This study has shown that hospitalized trauma deaths constitute only 13.5% of all trauma deaths in Abu Dhabi. Eighty-two per cent of the deaths were in young males, and 85% occurred in either the ED or the ICU. Motor vehicle collisions, causing mainly head injuries or injuries to two body regions, and fall from height were the two predominant mechanisms in the patients who died. The in-hospital mortality rate of 1.5% is less than the 4.7% reported in the United States  and 8.3% from the UK . The low death rate in this study reflects our registry criteria, which allows for the inclusion of trauma patients with low ISS. However, our median age of 33 years is low compared with the median of 48 years reported from Australia  and 64.5 years from UK . This indicates greater years of life lost (YLL) in our setting.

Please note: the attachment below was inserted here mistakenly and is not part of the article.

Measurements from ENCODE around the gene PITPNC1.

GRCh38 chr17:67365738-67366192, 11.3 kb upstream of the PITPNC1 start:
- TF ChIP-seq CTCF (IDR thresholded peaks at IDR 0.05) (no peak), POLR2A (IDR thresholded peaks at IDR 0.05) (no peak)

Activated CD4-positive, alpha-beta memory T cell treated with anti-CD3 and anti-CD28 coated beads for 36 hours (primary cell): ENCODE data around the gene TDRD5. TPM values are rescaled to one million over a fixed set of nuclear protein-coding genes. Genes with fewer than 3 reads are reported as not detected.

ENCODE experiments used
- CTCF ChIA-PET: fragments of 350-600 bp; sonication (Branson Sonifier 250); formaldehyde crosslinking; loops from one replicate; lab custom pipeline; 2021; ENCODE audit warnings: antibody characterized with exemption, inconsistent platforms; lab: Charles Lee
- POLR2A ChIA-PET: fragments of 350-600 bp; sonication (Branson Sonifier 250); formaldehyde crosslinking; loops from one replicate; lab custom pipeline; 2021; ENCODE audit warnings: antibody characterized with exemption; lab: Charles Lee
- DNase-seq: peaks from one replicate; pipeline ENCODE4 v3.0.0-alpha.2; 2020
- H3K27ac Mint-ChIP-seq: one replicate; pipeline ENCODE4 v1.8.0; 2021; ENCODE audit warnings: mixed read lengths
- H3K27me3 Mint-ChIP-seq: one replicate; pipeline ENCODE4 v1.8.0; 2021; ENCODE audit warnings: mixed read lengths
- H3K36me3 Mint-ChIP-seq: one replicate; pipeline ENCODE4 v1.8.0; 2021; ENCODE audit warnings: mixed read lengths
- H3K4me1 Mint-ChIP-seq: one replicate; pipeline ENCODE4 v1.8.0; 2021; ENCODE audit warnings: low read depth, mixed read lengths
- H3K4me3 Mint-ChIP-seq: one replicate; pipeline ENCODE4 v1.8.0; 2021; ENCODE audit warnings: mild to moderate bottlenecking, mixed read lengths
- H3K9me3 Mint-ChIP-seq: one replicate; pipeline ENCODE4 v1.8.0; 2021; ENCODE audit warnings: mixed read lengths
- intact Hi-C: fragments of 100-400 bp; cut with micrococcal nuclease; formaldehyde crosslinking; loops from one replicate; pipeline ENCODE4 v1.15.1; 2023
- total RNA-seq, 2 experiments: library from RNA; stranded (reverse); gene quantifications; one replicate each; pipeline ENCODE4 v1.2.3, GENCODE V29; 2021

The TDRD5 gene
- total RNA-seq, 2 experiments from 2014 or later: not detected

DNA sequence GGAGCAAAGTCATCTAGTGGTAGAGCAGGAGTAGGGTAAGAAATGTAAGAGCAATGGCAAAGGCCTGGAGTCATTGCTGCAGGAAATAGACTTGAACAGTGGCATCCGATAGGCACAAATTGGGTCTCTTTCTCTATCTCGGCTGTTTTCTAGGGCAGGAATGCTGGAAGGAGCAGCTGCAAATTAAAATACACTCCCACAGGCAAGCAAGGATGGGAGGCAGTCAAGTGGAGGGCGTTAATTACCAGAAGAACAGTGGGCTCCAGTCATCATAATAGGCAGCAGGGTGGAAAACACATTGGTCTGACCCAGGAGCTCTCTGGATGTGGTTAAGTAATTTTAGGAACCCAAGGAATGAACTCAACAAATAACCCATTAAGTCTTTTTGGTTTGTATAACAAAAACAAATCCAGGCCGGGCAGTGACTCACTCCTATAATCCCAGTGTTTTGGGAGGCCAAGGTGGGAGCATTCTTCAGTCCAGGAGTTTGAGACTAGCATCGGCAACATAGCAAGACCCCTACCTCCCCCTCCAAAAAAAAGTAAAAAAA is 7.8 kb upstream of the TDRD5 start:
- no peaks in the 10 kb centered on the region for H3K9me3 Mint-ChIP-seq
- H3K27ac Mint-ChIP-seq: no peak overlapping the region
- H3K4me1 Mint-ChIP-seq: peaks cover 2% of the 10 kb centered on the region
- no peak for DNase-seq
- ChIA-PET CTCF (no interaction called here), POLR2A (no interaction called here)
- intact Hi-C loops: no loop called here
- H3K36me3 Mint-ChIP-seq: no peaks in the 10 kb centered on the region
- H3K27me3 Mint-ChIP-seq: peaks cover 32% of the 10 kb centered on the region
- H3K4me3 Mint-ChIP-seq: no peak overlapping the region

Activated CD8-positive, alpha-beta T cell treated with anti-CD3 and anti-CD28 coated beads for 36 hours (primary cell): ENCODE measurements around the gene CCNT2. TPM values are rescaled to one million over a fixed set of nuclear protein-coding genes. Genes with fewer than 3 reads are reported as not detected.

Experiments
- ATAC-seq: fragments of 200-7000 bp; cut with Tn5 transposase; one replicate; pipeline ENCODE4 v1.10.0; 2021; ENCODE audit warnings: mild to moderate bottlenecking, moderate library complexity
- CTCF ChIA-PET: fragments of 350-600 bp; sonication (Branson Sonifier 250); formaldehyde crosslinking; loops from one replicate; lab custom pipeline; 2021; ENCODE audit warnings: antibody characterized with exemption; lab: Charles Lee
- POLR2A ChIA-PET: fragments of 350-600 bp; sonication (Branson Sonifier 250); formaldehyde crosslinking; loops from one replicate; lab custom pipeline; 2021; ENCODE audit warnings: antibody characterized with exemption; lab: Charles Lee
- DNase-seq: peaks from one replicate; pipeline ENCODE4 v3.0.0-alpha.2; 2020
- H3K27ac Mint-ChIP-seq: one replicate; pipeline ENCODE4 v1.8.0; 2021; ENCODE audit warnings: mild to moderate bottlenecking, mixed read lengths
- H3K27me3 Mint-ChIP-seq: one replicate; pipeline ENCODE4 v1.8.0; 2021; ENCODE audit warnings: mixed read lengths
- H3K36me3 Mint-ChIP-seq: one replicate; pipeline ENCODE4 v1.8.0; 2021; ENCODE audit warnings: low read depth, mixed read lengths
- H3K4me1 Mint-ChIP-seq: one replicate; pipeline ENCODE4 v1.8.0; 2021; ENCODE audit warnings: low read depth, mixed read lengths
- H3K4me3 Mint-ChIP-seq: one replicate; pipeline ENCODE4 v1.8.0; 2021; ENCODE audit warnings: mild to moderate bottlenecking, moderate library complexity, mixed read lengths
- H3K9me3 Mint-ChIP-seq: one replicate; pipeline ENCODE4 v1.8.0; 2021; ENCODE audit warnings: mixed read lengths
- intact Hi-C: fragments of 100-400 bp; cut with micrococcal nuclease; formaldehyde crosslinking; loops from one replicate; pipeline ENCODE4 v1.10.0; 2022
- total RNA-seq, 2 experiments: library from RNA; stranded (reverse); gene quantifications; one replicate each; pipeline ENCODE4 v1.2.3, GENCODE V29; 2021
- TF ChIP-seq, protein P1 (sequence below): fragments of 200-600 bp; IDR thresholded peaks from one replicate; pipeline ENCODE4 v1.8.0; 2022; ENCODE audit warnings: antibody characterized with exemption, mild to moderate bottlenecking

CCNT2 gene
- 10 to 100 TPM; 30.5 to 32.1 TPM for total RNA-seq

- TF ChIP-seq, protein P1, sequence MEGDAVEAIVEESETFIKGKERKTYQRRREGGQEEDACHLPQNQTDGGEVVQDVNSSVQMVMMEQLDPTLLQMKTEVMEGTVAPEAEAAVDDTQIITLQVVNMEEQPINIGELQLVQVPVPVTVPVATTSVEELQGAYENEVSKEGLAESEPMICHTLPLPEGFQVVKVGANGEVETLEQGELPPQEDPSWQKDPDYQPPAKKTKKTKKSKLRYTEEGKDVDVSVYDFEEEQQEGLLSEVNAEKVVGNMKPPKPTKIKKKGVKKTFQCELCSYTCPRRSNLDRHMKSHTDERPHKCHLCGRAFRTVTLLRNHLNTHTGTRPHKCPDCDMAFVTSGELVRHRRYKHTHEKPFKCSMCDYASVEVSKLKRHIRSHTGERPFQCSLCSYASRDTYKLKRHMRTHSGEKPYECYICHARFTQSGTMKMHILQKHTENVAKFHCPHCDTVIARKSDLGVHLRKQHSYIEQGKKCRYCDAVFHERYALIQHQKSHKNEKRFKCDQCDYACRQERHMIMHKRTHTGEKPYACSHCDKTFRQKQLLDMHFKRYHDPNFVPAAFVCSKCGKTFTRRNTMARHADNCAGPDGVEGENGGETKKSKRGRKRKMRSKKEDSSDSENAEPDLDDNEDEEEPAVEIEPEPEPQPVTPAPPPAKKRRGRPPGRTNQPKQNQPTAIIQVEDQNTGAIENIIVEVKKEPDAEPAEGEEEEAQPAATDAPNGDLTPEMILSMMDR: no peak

In the suggested trimodal distribution of trauma deaths, over 50% of deaths occur in the first few hours before the patients reach the hospitals . The 86% prehospital death rate in our study is more than the reported range of 30–70% . Furthermore, most of the deaths in the ED were in patients with no vital signs on arrival. These patients could arguably be classified as prehospital deaths, thus further increasing the proportion of those who died in the prehospital setting. The high prehospital death rate may be attributed to the severity of the primary injury or prolonged transfer times. Increased injury severity rate, defined as the ratio of fatalities and injuries per 1000 road traffic accidents was reported in our setting . The current study did not look at the ambulance on-scene and transfer times. However, the geographical distribution of the trauma centers and the land mass of the Abu Dhabi Emirate, which represents 87% of the UAE as shown in Fig. 1, may suggest that delayed transfer time is a contributory factor. This is mitigated by the network of good roads and the interventions provided by our EMS, which are limited to providing airway support and hemorrhage control on the scene. There is a major challenge in preventing the high prehospital deaths in our setting. Pfeifer et al. reported that only 4.9–11.3% of prehospital trauma deaths are preventable. They identified delayed transportation, early treatment, and medical errors as the three main contributors to high prehospital death rates . Helicopters can reduce delays in transfer of trauma patients over long distances, and they are an effective component of a trauma system . Only a small proportion of trauma patients are transferred to the hospital by helicopters in our setting. Intervention measures must focus on these areas to reduce our high prehospital death rates.